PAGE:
Stream: t-compiler

Topic: Extremely large statics


Andreas Molzer (Jul 11 2019 at 20:54, on Zulip):

I'm trying to define a gigabyte large static via MaybeUninit::uninit() which leads to extreme memory usage and long compilation times in rustc (1GB array ~ 20GB memory) Similarly when declaring such a large static array. Somewhat understadable. But is there a way and would it be interesting to not make it do that?
Note that the resulting binary is in fact very small, at least for elf, and whatever ld gets poses no problem to it (ld finishes extremely fast). The result binary merely contains a symbol for which the program loader needs to allocate memory, it does not contain the gigabytes of zeroed/uninitialized data. I wanted to utilize this trick for tricking a bootloader into allocating static memory for a unikernel without requiring memory management in that unikernel itself (yeah, kind of dirty hack, back to doing the same with ASM/linker script).
Testable code: https://github.com/HeroicKatora/static-alloc/blob/master/tests/huuuuuge.rs
@RalfJ I was told to maybe ping you.

eddyb (Jul 12 2019 at 07:04, on Zulip):

also pinging @oli

eddyb (Jul 12 2019 at 07:05, on Zulip):

I'm pretty sure this has been brought up before, we can probably make accesses slightly more expensive by lazily allocating the data

eddyb (Jul 12 2019 at 07:13, on Zulip):

the undef bitset is 1/8 the size, but I guess that could also be lazy in the same way

oli (Jul 12 2019 at 11:49, on Zulip):

All zeros or all undef is easy, if everyone is OK with adding optimizations for these special cases I can write mentoring instructions

oli (Jul 12 2019 at 11:49, on Zulip):

I just always gave up when thinking about sparsely initialized statics

Andreas Molzer (Jul 12 2019 at 12:59, on Zulip):

All undef would be sufficient. And it's more consistently justifiable instead of all zeroes where it might be more surprising why to allow exactly that case and not other repeating constant arrays like [1; 1 << 30]. Also, would that entail being able to [(0, 0); 1 << 30]? Maybe better to stick to undef for the moment. Maybe you can give a different view with insights from the compiler implementatino?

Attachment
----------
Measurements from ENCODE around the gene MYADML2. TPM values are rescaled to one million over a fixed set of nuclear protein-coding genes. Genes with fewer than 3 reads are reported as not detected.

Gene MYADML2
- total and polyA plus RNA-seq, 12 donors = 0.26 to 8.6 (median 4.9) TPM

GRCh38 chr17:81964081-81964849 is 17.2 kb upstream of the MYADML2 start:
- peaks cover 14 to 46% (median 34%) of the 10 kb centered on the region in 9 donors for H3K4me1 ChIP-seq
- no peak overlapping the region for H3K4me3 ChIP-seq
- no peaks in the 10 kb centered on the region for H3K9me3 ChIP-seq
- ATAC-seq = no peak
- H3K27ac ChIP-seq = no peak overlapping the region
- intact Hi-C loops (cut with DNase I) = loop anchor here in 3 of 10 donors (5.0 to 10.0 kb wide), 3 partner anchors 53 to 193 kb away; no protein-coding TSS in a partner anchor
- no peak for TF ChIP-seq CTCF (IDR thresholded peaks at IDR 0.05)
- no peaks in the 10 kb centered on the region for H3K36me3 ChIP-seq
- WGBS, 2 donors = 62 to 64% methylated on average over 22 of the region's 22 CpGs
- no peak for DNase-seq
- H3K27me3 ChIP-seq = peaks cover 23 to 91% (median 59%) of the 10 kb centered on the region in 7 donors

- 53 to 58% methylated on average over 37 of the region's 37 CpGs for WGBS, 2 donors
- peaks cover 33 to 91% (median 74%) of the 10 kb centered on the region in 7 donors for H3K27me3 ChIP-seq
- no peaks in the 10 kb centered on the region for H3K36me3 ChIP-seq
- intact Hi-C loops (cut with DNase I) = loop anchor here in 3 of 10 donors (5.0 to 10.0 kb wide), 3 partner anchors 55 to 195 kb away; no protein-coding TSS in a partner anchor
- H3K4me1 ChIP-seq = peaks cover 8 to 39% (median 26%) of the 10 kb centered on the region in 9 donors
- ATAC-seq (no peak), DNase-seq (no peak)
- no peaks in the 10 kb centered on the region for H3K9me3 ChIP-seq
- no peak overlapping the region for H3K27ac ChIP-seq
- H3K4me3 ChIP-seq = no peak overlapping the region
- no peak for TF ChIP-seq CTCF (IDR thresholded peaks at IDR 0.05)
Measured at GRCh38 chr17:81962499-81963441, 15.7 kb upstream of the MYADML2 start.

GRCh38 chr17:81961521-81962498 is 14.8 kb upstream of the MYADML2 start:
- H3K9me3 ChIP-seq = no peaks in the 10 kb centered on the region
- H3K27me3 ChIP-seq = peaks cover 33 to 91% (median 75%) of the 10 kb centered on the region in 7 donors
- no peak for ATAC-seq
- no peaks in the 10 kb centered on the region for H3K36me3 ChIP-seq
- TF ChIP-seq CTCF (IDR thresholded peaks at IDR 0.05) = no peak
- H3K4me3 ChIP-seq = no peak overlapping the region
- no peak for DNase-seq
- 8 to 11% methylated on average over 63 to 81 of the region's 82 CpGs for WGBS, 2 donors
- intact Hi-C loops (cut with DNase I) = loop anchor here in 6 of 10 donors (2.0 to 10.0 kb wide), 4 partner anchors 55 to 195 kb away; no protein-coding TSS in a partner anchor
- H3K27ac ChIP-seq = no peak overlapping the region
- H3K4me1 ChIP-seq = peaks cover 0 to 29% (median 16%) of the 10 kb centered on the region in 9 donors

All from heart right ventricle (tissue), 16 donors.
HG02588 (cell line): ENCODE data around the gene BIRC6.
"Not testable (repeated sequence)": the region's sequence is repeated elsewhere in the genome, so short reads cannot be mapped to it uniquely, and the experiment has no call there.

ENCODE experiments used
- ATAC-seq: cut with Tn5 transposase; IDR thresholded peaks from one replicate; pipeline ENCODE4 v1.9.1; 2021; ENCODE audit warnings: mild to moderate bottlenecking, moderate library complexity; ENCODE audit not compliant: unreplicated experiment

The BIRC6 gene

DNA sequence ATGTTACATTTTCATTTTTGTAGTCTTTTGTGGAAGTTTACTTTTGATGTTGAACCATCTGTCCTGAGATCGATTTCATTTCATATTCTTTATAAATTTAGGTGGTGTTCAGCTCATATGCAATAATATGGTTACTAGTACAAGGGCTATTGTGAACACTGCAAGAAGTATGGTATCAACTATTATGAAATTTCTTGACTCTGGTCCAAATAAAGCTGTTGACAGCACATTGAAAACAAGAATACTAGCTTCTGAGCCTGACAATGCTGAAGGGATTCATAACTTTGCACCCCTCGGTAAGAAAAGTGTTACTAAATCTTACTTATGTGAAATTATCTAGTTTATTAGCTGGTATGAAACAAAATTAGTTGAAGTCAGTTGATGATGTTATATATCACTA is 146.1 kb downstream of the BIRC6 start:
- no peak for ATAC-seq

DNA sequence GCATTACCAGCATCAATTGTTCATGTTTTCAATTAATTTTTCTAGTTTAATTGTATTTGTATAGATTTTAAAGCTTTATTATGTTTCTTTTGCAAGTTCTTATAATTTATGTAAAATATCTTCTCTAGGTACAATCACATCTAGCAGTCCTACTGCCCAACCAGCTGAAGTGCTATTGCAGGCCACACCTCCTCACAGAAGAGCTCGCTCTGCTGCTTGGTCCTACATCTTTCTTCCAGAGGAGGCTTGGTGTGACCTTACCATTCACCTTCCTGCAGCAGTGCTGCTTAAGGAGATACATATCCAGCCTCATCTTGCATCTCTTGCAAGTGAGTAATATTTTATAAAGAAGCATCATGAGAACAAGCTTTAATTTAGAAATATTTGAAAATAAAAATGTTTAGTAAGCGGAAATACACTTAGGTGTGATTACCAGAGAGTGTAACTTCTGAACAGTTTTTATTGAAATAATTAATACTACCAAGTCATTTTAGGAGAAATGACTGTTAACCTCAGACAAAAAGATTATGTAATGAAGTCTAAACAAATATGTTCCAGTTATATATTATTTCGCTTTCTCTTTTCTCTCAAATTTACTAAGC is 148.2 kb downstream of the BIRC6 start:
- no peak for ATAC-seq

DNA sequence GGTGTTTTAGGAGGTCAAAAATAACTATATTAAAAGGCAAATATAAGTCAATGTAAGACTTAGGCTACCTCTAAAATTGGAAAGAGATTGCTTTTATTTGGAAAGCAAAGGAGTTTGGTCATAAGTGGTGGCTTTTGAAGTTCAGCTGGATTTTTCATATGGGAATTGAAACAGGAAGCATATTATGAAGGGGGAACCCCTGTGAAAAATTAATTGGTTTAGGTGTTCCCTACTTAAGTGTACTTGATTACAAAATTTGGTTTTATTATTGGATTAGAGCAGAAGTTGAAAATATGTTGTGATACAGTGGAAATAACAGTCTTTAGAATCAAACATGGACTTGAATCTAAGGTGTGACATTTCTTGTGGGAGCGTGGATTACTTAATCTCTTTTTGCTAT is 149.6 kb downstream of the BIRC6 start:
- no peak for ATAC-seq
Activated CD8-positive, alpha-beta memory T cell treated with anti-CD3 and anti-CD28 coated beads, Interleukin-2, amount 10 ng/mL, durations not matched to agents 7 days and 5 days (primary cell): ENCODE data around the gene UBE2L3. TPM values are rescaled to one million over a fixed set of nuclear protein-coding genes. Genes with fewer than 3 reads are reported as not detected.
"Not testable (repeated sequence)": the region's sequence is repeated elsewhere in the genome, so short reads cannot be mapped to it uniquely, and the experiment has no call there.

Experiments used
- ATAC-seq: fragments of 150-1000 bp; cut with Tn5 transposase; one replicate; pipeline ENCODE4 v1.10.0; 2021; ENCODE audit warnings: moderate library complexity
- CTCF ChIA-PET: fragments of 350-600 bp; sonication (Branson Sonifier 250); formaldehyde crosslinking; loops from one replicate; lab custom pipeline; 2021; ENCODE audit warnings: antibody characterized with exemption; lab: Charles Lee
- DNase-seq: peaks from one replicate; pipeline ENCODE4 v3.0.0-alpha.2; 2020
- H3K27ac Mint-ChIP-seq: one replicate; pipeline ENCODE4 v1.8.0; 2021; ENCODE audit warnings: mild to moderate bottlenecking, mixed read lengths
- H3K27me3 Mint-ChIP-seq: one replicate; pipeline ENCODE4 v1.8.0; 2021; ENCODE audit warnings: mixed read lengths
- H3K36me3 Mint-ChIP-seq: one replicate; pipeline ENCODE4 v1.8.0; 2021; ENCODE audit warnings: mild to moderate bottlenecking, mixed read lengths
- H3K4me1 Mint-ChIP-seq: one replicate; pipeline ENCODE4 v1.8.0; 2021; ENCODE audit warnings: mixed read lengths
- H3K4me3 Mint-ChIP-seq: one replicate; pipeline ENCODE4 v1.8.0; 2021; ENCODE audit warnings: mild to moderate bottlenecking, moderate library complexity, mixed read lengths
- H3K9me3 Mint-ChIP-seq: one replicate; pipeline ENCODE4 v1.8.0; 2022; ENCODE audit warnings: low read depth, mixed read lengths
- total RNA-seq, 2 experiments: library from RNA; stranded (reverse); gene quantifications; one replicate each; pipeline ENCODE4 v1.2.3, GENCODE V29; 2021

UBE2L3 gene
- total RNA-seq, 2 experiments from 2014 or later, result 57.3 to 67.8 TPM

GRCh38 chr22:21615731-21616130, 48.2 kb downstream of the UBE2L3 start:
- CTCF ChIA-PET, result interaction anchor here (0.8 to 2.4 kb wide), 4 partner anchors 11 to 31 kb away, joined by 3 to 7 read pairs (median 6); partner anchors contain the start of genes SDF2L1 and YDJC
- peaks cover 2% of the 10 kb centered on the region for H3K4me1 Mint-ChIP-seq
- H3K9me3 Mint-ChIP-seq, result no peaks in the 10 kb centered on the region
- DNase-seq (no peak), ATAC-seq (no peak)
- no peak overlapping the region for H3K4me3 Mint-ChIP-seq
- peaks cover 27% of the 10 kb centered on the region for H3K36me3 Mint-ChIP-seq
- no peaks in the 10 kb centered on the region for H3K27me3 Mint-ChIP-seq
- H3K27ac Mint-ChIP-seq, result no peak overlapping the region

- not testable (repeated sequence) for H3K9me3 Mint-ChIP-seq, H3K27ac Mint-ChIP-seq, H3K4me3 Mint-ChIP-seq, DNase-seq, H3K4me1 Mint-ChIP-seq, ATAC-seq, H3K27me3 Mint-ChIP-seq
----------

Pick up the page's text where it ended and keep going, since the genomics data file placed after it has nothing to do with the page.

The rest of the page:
If the mentoring instructions make it seem reasonably small and contained, I could maybe try to implement it also.

oli (Jul 12 2019 at 13:07, on Zulip):

I believe that it would suffice to move the bytes and the undefmask fields of Allocation into a custom Struct and add a field of that new type to Allocation. Then once everything compiles again, make a separate commit that makes that field an Option. This will require some changes, most notably in librustc_mir/interpret. Any writes should init the option any reads should emit an undef read error if None

Andreas Molzer (Jul 12 2019 at 13:31, on Zulip):

That sound pretty clear cut, I'll see what I can do :+1:

nikomatsakis (Jul 12 2019 at 14:04, on Zulip):

(seems like all undef and all zeroes are going to be pretty common to me, so I would be :+1: to special casing them for now)

Andreas Molzer (Jul 12 2019 at 20:11, on Zulip):

Problematically, there seem to be get calls that expect being able to access the bytes despite undef. In particlar, copy_repeatedly in memory seems to be ok with that and even has an unsafe block depending on getting a byte-slice of correct length back. And read_c_str also tries to access the bytes directly before ensuring they are defined. Not sure what would break if it were to check beforehand.

Andreas Molzer (Jul 12 2019 at 20:30, on Zulip):

My idea would be to introduce an enum BytesOrUndef<'a> { Bytes(&'a[u8]), Undef } to differentiate between these two situations where that difference is of interest. Not sure what to do with all direct accesses though. Should I post this as PR for tracking and for more comments etc?

oli (Jul 13 2019 at 06:04, on Zulip):

Oh right. read_c_str can just be changed, but copy repeatedly should just not do anything if there are no defined bytes, so get can return None imo

oli (Jul 13 2019 at 06:05, on Zulip):

Yea opening a PR is a good idea

oli (Jul 13 2019 at 06:08, on Zulip):

Or, if you wanna prep for zeroed being special, instead of using an option for get's return type and the field type, use a generic enum like you described, but make the arbitrary data field have a generic value so you can reuse the enum for the field and return type and possibly elsewhere

RalfJ (Jul 13 2019 at 07:45, on Zulip):

@Andreas Molzer @oli with the current infrastructure however, even a 1GB static shouldnt take 20GB of memory... data + undef mask should be more like <2GB, right? Doesn't this indicate we are keeping several needless copies of this data somewhere?

oli (Jul 13 2019 at 07:55, on Zulip):

Well... there may be multiple locals each reserving the needed memory

oli (Jul 13 2019 at 07:56, on Zulip):